Although born in Wisconsin, Tyler lived most of her early years in Minnesota in the area of the Mesabi Iron Range. Her parents had not earned college degrees, but she spent 2 years at Virginia Junior College and ultimately graduated from the University of Minnesota at age 19 with a degree in English. She then began a career as a junior high school teacher. In her own writings, Tyler noted that she enjoyed teaching but found maintaining classroom discipline stressful. After more than a decade, she considered making a career change and becoming a counselor, which led her to enroll in a summer class at the University of Minnesota in 1937. Her professor for that class, Donald G. Paterson, recognized her talent, convinced her to pursue full-time graduate studies in psychology, and helped her to obtain a graduate assistantship.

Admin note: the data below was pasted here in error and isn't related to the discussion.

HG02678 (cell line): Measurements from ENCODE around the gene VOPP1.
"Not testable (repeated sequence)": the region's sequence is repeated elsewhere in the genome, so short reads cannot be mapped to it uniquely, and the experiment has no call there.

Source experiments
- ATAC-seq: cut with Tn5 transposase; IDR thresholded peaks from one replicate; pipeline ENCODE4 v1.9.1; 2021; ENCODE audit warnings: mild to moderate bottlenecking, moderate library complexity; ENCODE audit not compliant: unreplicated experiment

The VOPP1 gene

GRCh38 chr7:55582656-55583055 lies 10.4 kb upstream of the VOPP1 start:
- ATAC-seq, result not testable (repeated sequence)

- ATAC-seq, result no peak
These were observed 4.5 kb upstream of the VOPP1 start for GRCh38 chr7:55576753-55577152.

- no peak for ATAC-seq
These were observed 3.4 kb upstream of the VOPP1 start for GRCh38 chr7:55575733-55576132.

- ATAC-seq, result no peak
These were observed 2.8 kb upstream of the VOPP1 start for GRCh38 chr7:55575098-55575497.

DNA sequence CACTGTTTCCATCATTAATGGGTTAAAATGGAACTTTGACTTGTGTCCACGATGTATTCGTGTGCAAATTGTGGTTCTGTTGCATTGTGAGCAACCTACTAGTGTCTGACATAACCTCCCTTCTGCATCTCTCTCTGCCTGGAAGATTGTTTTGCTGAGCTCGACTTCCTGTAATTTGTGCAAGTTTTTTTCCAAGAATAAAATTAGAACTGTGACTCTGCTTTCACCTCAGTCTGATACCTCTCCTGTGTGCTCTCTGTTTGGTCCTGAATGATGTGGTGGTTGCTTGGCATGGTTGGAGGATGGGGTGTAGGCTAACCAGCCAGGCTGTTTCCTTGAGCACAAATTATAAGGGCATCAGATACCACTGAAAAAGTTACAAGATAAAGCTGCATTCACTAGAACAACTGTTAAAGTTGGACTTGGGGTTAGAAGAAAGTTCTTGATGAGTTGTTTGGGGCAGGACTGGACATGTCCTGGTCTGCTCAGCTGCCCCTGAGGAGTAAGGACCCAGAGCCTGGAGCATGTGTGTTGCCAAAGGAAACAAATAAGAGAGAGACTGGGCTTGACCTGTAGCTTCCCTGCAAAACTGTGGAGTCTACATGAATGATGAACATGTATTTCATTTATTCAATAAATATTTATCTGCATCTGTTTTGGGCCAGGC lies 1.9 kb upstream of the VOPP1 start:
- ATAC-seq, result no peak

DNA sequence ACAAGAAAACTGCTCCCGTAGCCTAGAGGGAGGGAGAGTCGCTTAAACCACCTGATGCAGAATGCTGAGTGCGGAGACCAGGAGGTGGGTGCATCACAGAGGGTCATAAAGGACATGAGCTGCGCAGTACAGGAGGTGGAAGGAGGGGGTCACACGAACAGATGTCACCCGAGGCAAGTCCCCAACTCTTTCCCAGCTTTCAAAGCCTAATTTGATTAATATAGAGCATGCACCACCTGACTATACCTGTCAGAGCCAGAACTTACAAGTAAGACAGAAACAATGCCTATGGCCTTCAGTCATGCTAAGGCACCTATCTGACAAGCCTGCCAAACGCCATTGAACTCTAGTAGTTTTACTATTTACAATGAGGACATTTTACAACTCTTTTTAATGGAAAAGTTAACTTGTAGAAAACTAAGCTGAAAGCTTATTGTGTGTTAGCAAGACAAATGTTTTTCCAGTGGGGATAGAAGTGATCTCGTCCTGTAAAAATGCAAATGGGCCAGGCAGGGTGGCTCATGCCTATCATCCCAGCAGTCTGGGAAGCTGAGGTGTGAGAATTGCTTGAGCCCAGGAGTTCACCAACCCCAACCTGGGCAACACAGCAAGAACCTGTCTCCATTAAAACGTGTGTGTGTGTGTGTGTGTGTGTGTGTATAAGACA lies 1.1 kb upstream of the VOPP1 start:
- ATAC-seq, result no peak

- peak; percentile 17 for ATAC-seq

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The psychology department in Minnesota did not provide specialty training at that time, but Tyler noted it did present significant opportunities for training in counseling. She completed a practicum at the University Testing Center and learned about assessment techniques, particularly interest assessment, and practiced educational and career guidance. In addition to her counseling experiences, Tyler’s comprehensive graduate training included a minor in statistics and interactions with noted professionals, such as developmental psychologist Florence Goodenough. Tyler became well versed in general psychology as well as specialized topics, which prepared her to teach courses from counseling and guidance to social psychology and research methods. She ultimately taught in all of these domains during her academic career at the University of Oregon, which began with her appointment as an instructor in the psychology department in 1940.